Jeff Mills

Choice: A Collection of Classics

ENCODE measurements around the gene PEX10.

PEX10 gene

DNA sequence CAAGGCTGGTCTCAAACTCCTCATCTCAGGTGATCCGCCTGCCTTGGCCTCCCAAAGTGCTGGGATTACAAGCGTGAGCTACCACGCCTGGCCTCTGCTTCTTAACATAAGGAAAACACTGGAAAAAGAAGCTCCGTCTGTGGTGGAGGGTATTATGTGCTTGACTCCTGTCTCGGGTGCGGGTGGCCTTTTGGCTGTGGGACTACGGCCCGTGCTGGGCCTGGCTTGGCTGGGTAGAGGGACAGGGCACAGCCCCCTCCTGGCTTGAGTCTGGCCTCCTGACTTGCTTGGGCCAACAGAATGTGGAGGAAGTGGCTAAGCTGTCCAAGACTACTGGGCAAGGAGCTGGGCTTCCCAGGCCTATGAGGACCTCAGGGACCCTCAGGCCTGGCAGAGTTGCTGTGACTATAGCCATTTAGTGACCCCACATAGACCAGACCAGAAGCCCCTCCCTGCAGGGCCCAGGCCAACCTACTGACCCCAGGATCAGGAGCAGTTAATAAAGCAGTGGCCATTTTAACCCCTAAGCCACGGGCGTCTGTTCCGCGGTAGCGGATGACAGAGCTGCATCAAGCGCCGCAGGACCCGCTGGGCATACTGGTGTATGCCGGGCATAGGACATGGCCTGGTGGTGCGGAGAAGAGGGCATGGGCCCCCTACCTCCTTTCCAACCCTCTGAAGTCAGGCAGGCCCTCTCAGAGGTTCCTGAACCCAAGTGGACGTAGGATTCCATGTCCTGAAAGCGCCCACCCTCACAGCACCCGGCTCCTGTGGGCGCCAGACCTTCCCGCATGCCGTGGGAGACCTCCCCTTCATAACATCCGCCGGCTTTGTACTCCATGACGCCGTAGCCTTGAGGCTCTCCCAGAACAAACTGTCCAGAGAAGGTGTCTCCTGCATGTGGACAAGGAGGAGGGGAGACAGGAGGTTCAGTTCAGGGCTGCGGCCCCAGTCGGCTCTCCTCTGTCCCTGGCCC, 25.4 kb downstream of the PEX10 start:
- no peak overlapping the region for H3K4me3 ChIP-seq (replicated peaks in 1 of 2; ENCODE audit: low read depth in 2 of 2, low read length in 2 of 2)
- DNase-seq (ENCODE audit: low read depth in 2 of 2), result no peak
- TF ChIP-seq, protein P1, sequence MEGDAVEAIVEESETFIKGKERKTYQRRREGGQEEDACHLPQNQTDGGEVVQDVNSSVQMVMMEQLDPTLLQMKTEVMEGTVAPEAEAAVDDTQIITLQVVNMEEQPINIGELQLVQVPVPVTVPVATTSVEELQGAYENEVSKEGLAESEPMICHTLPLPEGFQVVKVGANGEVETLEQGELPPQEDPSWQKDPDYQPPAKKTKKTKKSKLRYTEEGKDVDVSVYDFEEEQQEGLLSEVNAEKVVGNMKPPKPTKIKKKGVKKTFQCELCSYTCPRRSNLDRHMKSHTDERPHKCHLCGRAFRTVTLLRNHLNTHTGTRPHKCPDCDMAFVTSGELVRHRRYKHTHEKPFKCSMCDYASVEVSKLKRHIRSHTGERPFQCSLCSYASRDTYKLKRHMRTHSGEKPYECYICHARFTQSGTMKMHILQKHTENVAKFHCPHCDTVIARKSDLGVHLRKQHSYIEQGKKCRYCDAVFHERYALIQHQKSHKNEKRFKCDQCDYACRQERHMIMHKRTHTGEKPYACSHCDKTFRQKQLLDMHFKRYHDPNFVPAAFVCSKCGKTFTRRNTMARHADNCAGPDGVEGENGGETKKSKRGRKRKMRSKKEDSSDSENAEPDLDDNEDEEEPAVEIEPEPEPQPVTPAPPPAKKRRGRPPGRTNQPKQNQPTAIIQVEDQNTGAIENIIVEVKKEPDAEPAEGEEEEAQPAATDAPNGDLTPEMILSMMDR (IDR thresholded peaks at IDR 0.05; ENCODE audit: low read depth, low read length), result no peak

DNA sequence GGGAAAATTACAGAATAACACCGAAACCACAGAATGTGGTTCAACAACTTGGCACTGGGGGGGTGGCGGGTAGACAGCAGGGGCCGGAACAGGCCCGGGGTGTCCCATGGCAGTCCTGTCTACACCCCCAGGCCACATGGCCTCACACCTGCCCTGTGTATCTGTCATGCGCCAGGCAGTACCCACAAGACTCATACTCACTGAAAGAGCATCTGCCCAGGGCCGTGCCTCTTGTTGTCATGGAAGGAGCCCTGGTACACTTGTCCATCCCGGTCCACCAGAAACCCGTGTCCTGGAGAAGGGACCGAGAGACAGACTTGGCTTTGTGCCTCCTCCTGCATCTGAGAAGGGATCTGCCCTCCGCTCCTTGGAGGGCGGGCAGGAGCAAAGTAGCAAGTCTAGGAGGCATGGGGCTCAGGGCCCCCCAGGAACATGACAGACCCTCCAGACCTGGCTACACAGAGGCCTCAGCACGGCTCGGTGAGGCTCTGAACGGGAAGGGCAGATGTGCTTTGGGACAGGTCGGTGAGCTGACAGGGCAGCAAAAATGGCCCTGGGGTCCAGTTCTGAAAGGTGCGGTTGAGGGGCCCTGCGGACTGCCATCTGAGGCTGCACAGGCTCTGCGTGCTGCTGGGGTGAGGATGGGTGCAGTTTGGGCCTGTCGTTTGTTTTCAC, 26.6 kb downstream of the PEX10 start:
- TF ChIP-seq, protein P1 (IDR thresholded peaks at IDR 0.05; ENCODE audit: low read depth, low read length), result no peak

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Jeff Mills has rarely been one to look (way) back, so it's a shock to see him contribute to Azuli's Choice: A Collection of Classics series. Like Frankie Knuckles, Tony Humphries, Fran├žois K, and several jocks before him, Mills takes the opportunity to put focus on some old personal favorites. This is, however, the most special volume in the series thus far. Hardly anyone -- excepting those who were with him before he reached infamy as the Wizard and as a founder of Underground Resistance -- has seen him in this particular light. Even the average longtime follower's earliest memory of the DJ tends to only date back to the lightning-fast mixes of hip-hop, electro, and house that were laid down on the air in the mid- to late '80s. Years prior to becoming known outside Detroit, Mills was part of the city's youth-oriented party subculture, in which European music and fashion was taken to heart as much as the latest Cameo single. This release is the closest you'll get to that very specific atmosphere; more than half of the tracks date from the early '80s or earlier, illustrating the broad range and unique sensibilities of the scene. The compilation is therefore not another run through predictable underground hits -- if there's any indication, Azuli wasn't able to hunt down several repertoire owners. Just about every selection is worth mentioning. Teddy Pendergrass' sweaty disco workout "The More I Want, the More I Get" and Telex's lustrous "Moskow Diskow" (one of the key precedents for A Number of Names' "Sharevari," a 1981 single made by young Detroit clubbers) are the most popular tracks. Less popular but just as notable are Chas Jankel's "Ai No Corrida" (hip enough to be performed by Quincy Jones, square enough to be interpreted by the Nylons), Change's "The End" (a charging, heavily synthesized Italo-disco instrumental that sounds nothing like their pop-oriented R&B hits "Paradise" and "The Glow of Love"), and Sinnamon's underheard "Thanks to You" (a sparkling post-disco club cut with defiant vocals reminiscent of Teena Marie). And it wouldn't be fair to mention some of the later tracks that are present, such as King Sun's "On the Club Tip" (a hip-house trip down memory lane for Wizard fans), Carl Craig's breathless remix of DJ Q's "We Are One," and Joey Beltram's set-closing "South Pacific" (a sharp, ethnic fusion-style turn away from his usual work). As with the other Choice compilations, the focus here is on the songs, not the skills of the DJ; Mills doesn't provide each track in whole, but they are often slightly blended into one another whenever it makes sense to do so. Mills also pens the must-read liner notes.

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